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The main purpose of the period is to mark the end of an affirmative sentence or sentence fragment:

  • The executive assistant was hired on the strength of his curriculum vitae. No interview or examination. Just an analysis of his file.

The period is a "full stop." It stops the reader more fully than the colon, semicolon, comma or dash. Each of these marks of punctuation may, in many circumstances, be used in place of one of the others in order to lessen or intensify a break in the flow of the sentence or passage.

In the following examples the period has replaced a weaker mark of punctuation in order to slow the reader down and focus his or her attention:

  • The wheels of government grind exceeding slow. And with good reason.
  • I don’t know if you know the mental effect of a bromoseltzer. But it’s a hard thing to commit suicide on. You can’t. You feel so buoyant. (Stephen Leacock)

In the following examples, the period has itself been replaced by a weaker mark of punctuation in order to bring the elements into a closer relationship:

  • He never drew the wrong conclusions—he never drew any conclusions at all.
  • The parliamentary process is either exciting or efficient; efficient is better.

Imperatives, exclamations and indirect questions

Use a period after a mild imperative or exclamation:

  • If you want to know who is going to change this country, go home and look in the mirror. (Maude Barlow)
  • U-turn if you want to. The lady’s not for turning. (Margaret Thatcher)

A sentence that is interrogative in form may actually act as an imperative and thus take a period:

  • Will you come this way, please.

Indirect questions are affirmative sentences and normally take a period, not a question mark:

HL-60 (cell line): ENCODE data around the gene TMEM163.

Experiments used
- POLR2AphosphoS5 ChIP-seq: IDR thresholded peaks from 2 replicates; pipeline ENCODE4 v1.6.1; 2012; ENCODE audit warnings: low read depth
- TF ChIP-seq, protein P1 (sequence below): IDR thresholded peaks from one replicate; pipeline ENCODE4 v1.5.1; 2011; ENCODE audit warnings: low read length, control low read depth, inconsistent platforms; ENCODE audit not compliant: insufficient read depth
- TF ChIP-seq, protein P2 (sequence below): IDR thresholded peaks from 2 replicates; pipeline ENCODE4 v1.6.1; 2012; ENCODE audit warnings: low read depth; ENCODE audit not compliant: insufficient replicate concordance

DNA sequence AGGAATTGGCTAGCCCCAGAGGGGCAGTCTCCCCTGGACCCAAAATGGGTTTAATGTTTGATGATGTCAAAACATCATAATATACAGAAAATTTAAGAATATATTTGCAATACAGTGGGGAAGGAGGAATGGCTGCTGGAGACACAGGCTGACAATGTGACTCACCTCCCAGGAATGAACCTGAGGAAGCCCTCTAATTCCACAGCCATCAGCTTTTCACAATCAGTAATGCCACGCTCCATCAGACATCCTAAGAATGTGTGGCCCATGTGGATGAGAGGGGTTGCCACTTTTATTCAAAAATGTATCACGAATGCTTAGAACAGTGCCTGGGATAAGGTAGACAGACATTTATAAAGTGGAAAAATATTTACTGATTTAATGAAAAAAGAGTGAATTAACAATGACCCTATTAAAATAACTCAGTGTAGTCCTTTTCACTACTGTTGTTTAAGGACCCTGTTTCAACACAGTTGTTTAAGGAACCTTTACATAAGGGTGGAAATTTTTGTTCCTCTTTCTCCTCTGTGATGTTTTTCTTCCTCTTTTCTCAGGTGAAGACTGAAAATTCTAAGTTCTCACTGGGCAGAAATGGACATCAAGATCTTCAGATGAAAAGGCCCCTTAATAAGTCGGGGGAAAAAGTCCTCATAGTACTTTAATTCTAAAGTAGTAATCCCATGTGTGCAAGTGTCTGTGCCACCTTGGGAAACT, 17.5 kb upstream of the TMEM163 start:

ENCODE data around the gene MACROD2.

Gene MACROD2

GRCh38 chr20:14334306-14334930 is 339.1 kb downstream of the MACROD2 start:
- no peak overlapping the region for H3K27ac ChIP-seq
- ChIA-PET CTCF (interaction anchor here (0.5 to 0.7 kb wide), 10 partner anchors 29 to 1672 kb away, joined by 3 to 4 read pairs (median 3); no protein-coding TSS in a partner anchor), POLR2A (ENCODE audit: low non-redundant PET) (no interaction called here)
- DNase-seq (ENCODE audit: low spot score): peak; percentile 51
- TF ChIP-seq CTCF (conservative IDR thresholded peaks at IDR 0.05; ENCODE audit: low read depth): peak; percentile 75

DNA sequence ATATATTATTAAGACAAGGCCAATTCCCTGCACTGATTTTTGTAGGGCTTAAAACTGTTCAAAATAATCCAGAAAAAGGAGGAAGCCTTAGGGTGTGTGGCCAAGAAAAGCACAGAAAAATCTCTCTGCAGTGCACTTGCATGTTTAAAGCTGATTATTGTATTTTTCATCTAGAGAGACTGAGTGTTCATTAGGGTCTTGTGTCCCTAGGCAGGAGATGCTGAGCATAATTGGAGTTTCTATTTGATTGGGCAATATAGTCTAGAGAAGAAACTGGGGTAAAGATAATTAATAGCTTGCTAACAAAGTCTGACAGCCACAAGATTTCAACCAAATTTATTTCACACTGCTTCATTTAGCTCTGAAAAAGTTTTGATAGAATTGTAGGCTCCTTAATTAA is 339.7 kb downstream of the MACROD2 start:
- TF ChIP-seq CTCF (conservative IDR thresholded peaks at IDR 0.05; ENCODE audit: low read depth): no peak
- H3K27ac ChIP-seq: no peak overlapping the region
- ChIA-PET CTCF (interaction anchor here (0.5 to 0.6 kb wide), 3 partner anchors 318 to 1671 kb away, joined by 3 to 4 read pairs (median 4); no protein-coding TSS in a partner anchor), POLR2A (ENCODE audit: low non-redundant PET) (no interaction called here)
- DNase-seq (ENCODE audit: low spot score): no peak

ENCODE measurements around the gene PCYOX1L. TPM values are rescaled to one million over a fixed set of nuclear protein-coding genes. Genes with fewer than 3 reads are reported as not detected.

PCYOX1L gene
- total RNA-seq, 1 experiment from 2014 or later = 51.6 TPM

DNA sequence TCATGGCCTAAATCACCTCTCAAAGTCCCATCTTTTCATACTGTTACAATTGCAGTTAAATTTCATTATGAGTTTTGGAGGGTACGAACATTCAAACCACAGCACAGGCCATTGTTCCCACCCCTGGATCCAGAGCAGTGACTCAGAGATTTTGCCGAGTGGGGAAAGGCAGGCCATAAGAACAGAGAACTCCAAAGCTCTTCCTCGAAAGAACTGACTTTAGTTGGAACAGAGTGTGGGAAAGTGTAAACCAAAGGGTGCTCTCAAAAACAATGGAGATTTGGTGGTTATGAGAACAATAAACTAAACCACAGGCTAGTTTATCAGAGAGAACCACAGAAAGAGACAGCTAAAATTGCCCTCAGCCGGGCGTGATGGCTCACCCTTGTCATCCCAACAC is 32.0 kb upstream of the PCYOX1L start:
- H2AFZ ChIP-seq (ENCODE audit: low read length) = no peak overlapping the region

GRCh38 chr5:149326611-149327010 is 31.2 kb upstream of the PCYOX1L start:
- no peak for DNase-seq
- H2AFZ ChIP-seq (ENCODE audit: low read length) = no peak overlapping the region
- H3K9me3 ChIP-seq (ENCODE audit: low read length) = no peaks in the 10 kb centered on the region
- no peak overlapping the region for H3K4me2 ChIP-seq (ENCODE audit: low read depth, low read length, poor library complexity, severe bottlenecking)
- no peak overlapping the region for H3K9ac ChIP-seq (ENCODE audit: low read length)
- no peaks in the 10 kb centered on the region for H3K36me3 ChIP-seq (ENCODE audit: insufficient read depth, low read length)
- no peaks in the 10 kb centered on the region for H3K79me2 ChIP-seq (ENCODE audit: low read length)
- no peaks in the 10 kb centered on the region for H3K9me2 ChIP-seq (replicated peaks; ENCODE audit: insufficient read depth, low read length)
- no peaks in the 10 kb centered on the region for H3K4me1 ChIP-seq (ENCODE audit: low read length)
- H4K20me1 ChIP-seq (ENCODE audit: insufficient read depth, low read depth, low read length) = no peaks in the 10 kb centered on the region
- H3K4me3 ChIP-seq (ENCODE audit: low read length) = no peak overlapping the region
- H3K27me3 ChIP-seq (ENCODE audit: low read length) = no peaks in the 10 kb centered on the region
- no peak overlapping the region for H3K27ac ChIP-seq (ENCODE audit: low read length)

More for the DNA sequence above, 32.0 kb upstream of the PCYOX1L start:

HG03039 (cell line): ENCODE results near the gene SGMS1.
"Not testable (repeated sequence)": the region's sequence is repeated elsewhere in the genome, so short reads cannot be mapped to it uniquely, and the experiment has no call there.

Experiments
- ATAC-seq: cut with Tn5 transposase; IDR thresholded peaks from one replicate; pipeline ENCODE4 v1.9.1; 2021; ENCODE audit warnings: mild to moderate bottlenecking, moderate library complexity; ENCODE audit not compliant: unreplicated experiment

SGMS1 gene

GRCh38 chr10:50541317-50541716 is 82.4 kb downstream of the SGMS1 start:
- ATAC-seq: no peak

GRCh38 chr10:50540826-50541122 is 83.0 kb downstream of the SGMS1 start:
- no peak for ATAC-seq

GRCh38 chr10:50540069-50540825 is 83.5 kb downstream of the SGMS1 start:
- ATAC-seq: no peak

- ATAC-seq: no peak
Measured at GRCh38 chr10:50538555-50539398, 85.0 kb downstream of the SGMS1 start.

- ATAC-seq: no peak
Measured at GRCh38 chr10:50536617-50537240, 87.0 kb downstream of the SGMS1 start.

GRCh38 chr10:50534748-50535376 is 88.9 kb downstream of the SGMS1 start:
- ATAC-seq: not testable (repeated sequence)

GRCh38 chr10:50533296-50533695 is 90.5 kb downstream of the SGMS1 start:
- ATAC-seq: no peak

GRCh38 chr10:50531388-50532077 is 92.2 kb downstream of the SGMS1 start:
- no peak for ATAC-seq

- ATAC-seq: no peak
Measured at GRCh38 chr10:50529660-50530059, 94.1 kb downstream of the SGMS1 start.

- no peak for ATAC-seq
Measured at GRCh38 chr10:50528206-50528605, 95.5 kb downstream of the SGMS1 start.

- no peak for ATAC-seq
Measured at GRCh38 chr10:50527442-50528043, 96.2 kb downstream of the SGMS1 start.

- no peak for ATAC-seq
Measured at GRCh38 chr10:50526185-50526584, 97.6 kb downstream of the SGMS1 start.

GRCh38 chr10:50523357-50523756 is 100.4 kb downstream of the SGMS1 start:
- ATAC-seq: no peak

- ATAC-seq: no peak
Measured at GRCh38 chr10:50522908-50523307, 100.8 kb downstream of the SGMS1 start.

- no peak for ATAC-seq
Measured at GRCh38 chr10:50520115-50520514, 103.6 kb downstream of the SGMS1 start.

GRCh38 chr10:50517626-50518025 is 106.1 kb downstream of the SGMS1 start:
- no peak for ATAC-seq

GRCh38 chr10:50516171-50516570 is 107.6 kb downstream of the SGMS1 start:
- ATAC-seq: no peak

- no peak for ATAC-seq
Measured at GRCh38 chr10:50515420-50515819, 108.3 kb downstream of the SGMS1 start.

• It is important for managers to ask why annual performance objectives have not been met.

Ellipsis points

Use three ellipsis points (…) to indicate a silence in dialogue, hesitation or interruption in speech, a pause in narrative, or the passage of time. Used in this way, they are sometimes also referred to as suspension points:

  • "What is your approach to self-actualization?"
    " … "
    "Let me rephrase that."
  • The Minister’s speech dragged on and on… until, finally, the TV announcer’s voice broke the monotony.

Ellipsis points may be substituted for etc. and similar expressions at the end of a list:

  • nuts
  • bolts
  • screws

Do not use ellipsis points to imply hidden meanings or to separate groups of words for emphasis, as is often done in advertising.

For the use of ellipsis points to indicate omissions in quotations, see QUOTATIONS: OMISSIONS.


A row of dots (or short dashes), called leaders, is used in indexes and tables, including tables of contents, to help the reader align material separated by a wide space:

  • Adjectives ..................................... 10
    Adverbs ........................................ 11

A series of dots is sometimes used in place of underlining to indicate where information (or a signature) is to be entered on a form:

  • Suggestion No. ......................................
    Approved by .........................................

Other uses

Periods may replace parentheses after numerals or letters used to introduce items in a vertical list:

  1. Logic
  2. Grammar
    • a. relative clause
    • b. subordinate clause

A run-in sidehead should be followed by a period:

  • Punctuation. Punctuation is the art of . . . .
  • Fig. 3. Human resources by sector

Periods properly omitted

Do not use a period at the end of any form of heading (other than run-in sideheads), legend or the like, or after a date line or signature:

  • Summary of Expenditures
  • June 22, 1996

Short signboard messages do not require a final period:

  • No Trespassing
  • Employees Only

Do not use periods with the following:

  • acronyms and initialisms
    • NATO
    • OECD
  • abbreviations of compass directions (except in street addresses that do not appear on envelopes or packages)
    • NE
  • degrees, memberships and distinctions
    • BSc
    • MA
    • FRSC
  • SI/metric unit symbols
    • cm
  • chemical symbols
    • NaCl
  • mathematical abbreviations
    • cos